Francesco Griffo

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Francesco Griffo (1450–1518), also called Francesco da Bologna, was a fifteenth-century Italian punchcutter. Francesco Griffo_sentence_0

He worked for Aldus Manutius, designing the printer's more important humanist typefaces, including the first italic type. Francesco Griffo_sentence_1

He cut Roman, Greek, Hebrew and first italic type. Francesco Griffo_sentence_2

Aldus gives Griffo credit in the introduction of the Virgil of 1501. Francesco Griffo_sentence_3

However, as Manutius had achieved a monopoly on italic printing and Greek publishing with the permission of the Venetian government, he had a falling-out with Griffo. Francesco Griffo_sentence_4

Griffo then went to work for Gershom Soncino, whose family were Hebrew printers. Francesco Griffo_sentence_5

It was with Soncino that Griffo's second italic type was cut in 1503. Francesco Griffo_sentence_6

In 1516 he returned to Bologna where he began print publishing. Francesco Griffo_sentence_7

In 1518 Griffo was charged with the murder of his son-in-law, who had been beaten to death with an iron bar. Francesco Griffo_sentence_8

This is his last appearance in the historical record. Francesco Griffo_sentence_9

He is presumed to have been executed. Francesco Griffo_sentence_10

Influence Francesco Griffo_section_0

Griffo's typefaces have been very influential. Francesco Griffo_sentence_11

His Romans show a degree of abstraction from calligraphy not present in the work of the earlier master Nicolas Jenson, while his italic and Greek types are notably cursive. Francesco Griffo_sentence_12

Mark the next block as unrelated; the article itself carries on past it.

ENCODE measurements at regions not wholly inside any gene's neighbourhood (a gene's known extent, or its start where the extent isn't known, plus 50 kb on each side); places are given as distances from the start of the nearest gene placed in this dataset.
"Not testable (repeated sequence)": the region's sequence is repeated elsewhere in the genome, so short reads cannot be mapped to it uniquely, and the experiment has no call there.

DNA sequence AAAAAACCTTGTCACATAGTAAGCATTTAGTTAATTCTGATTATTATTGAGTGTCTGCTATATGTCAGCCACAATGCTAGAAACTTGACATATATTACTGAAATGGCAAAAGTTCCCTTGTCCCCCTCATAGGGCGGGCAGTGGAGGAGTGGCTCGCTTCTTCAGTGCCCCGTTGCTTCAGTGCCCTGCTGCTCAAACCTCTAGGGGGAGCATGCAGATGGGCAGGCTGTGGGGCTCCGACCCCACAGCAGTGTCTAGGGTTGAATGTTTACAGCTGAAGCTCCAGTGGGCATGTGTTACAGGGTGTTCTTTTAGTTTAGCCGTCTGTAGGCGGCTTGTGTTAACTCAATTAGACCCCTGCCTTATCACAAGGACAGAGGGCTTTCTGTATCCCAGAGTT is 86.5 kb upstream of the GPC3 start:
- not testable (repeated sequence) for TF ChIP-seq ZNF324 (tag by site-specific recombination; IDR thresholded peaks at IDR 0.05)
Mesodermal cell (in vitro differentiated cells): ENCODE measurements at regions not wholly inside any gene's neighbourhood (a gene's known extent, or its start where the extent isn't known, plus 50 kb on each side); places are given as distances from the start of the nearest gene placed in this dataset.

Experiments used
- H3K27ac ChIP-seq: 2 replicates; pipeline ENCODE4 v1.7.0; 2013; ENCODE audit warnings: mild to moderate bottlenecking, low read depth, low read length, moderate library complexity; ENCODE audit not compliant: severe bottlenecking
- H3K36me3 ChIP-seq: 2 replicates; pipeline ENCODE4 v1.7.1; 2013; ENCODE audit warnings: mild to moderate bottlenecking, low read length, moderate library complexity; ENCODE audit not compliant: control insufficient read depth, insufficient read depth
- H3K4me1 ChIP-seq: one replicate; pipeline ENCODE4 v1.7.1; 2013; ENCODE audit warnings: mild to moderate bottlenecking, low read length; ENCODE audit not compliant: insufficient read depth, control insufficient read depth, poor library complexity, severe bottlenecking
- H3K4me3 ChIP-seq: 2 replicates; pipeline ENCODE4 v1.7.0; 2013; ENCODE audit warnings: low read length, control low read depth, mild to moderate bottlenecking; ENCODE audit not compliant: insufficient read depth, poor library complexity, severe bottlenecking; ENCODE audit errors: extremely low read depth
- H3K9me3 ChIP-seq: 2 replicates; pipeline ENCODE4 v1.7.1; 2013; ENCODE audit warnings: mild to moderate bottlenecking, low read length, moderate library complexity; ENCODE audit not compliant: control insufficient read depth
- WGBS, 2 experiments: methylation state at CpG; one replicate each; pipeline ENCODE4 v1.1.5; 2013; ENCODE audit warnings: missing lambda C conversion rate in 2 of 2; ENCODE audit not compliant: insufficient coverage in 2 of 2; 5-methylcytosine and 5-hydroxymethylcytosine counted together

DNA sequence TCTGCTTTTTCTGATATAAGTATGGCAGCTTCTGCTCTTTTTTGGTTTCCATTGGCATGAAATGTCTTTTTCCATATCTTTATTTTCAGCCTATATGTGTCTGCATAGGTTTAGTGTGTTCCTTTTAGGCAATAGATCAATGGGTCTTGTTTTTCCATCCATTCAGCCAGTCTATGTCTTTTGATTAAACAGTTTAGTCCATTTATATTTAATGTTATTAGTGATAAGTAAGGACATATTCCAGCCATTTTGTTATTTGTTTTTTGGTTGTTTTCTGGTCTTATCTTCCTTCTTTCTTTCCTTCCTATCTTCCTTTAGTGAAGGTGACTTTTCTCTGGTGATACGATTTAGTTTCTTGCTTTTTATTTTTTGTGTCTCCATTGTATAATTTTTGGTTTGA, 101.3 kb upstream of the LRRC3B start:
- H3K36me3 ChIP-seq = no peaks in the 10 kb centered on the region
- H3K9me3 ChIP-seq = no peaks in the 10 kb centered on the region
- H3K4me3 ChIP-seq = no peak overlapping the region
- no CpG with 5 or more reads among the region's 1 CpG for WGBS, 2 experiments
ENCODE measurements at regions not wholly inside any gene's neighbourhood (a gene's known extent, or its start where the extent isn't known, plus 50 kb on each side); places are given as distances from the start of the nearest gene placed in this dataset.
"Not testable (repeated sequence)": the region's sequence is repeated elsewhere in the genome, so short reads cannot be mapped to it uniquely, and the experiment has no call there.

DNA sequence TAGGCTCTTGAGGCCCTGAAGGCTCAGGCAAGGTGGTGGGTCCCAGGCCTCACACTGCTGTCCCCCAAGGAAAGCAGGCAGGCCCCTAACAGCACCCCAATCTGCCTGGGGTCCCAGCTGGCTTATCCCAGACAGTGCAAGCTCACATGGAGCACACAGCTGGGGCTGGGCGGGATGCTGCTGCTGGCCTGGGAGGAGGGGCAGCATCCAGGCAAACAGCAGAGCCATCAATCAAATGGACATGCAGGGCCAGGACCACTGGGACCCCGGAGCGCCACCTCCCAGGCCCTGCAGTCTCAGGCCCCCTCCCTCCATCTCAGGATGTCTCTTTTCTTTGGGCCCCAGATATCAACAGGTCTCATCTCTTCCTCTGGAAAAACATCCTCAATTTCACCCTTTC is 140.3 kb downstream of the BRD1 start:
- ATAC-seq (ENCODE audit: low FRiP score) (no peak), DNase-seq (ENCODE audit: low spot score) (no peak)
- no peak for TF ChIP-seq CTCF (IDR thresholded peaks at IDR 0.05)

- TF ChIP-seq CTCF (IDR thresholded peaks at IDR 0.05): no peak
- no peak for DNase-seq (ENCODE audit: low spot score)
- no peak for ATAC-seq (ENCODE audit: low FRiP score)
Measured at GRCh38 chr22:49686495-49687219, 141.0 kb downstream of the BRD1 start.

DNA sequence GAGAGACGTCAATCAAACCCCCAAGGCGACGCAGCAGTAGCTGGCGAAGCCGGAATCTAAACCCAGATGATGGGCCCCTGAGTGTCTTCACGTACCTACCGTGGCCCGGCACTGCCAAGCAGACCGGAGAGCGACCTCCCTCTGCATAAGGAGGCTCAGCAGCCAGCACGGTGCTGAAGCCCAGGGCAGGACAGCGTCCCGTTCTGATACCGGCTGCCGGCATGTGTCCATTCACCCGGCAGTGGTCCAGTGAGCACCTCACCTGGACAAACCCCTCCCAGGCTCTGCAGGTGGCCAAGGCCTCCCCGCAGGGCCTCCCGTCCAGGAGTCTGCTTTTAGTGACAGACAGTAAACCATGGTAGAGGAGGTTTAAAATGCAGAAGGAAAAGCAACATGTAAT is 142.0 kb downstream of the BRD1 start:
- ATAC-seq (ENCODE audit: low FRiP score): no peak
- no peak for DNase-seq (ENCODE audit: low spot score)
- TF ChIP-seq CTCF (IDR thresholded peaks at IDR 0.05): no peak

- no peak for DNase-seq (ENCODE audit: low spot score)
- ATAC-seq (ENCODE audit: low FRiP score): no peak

Philip B. Meggs wrote in A History of Graphic Design, "Griffo researched pre-Caroline scripts to produce a roman type that was less artistic but more authentic than Jenson's designs". Francesco Griffo_sentence_13

The italic type was designed to look like handwriting of the humanist scholars. Francesco Griffo_sentence_14

This more personal form of type became widely popular in Europe. Francesco Griffo_sentence_15

Typefaces based on his work include Monotype Poliphilus roman, Bembo Book roman, Bembo Titling, Morris Fuller Benton's Cloister Old Style italic, Jack Yan's JY Aetna roman, Bitstream Aldine 401 roman, and Franko Luin's Griffo Classico roman and italic; more distant descendants include the romans of Claude Garamond, Giovanni Mardersteig's Dante, Robert Slimbach's Minion and Matthew Carter's Yale Typeface. Francesco Griffo_sentence_16

Publications Francesco Griffo_section_1

The publications of Francesco Griffo's at Bologna as cited by Francesco Griffo da Bologna: Fragments & glimpses: a compendium of information & opinions about his life and work. Francesco Griffo_sentence_17

Francesco Griffo_unordered_list_0

  • Canzoniere et triomphi di messer Francesco Petrarcha, 20 September 1516.Francesco Griffo_item_0_0
  • Archadia del Sannazaro, 3 October 1516.Francesco Griffo_item_0_1
  • Gli Asolani di Messer Pietro Bembo, 30 October 1516.Francesco Griffo_item_0_2
  • Labirinto d amore de Messer Giovanni Bocaccio nomato il Corbaccio, 9 December 1516.Francesco Griffo_item_0_3
  • M. Tull. Ciceronis Epistolae familiares accuratius recognitae, 20 December 1516.Francesco Griffo_item_0_4
  • Volerii Maximi dictorum et factorum memorabilium libri nouem, 24 January 1517.Francesco Griffo_item_0_5


Credits to the contents of this page go to the authors of the corresponding Wikipedia page: en.wikipedia.org/wiki/Francesco Griffo.